Do you ever find yourself making assumptions about the way your next history exam will go, how a conversation with a parent will transpire, or how you will perform in your next soccer tournament? Often times we cultivate expectations of ourselves, others, or situations in general based on past experiences. While this is a natural and adaptive aspect of human nature, it can also inhibit us from being open to the potential of experiencing something new and different. Furthermore, assumptions based on our experiences sometimes take us away from the present moment and transport us backward into the past or forward into the future. Again, while not entirely unhelpful to reflect on past experiences or consider our futures, living in the past or the future can bring up unhelpful emotions. It can also inhibit our ability to experience the here and now and furthermore to be effective in the here and now. Today I offer you the concept of “Beginner’s Mind” as a means of cultivating the opportunity for new experiences and practicing mindfulness of the present moment.

What is a beginner’s mind? It is what it sounds like! Remember the first time you made a new friend, got an A on your exam, went on a rollercoaster? During any of these “firsts” you approach the experience with an unknowing and open mind because you have not yet had that experience. Beginner’s mind is a way of approaching an experience that, while it be familiar in many aspects, has the potential for a new and different outcome. Perhaps you have had several conversations with a parent on earning privileges back that have not gone in your favor. These experiences build on each other and cultivate an assumption that this type of conversation will always transpire in the same fashion and have the same end result. This assumptive mindset, while seemingly accurate, inhibits us from being creative and experimenting with a different approach and outcome. It can feel hopeless, defeating, and other unhelpful emotions when we get into our assumptive mindsets. If we are to shift our perspective to utilizing a “Beginner’s Mind”, we might consider approaching this conversation in a different manner with an open mind about the result looking different. In doing so, we allow for the possibility of change and new experiences. Cultivating the opportunity for a new experience may foster emotions such as hope and optimism.

Now what we know what Beginner’s Mind is, how do we achieve beginner’s mind? First, we must acknowledge that there is a part of our past experience that informs our current experience. For example, that last conversation with my mom did not go well. We might draw attention to the areas in which we felt this conversation was ineffective and tweak those areas to open the opportunity for a new outcome. We must then let go of that past experience with our tweaks in mind. Rehashing the past in unhelpful to our current situation. Similarly, we might envision what could happen in the future; however, we must acknowledge that we are not fortune tellers and therefor we cannot predict the exact outcome. In this scenario, make peace with the fact that we cannot with certainty predict the result of our conversation. Once we have made peace with our past experiences and our assumptions about the future we allow ourselves to come back to the present moment and furthermore be effective in this current experience.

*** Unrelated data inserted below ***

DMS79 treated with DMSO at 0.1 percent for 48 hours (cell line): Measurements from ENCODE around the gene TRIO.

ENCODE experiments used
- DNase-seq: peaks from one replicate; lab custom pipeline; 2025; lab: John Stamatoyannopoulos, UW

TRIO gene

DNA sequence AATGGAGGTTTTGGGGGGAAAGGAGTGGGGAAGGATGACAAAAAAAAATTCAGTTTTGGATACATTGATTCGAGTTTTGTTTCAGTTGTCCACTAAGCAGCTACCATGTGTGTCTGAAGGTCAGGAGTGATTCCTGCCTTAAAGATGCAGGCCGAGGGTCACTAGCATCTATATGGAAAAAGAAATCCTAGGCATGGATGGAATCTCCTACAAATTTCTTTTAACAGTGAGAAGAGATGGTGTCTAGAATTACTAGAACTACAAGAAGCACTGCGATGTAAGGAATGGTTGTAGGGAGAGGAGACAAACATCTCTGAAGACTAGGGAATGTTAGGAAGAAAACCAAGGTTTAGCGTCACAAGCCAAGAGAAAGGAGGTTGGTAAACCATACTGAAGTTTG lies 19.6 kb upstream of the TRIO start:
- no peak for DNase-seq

Beginner’s mind can be challenging, especially if you notice your mind often wanders to a different time and place. I offer you the following tips in practicing Beginner’s Mind and cultivating more experiences in the here and now:

  • Practice self-kindness, do not judge yourself on your ability to stay in the present. Rather, gently remind yourself to come back to the here and now when you notice you have wandered

  • Make peace with what you cannot change about the past and what you do not know for certain in the future

  • Practice Self-Care and grounding strategies to help you move through difficult emotions

  • Remember that Beginner’s Mind is challenging and requires practice! Resist the temptation to give up on your efforts!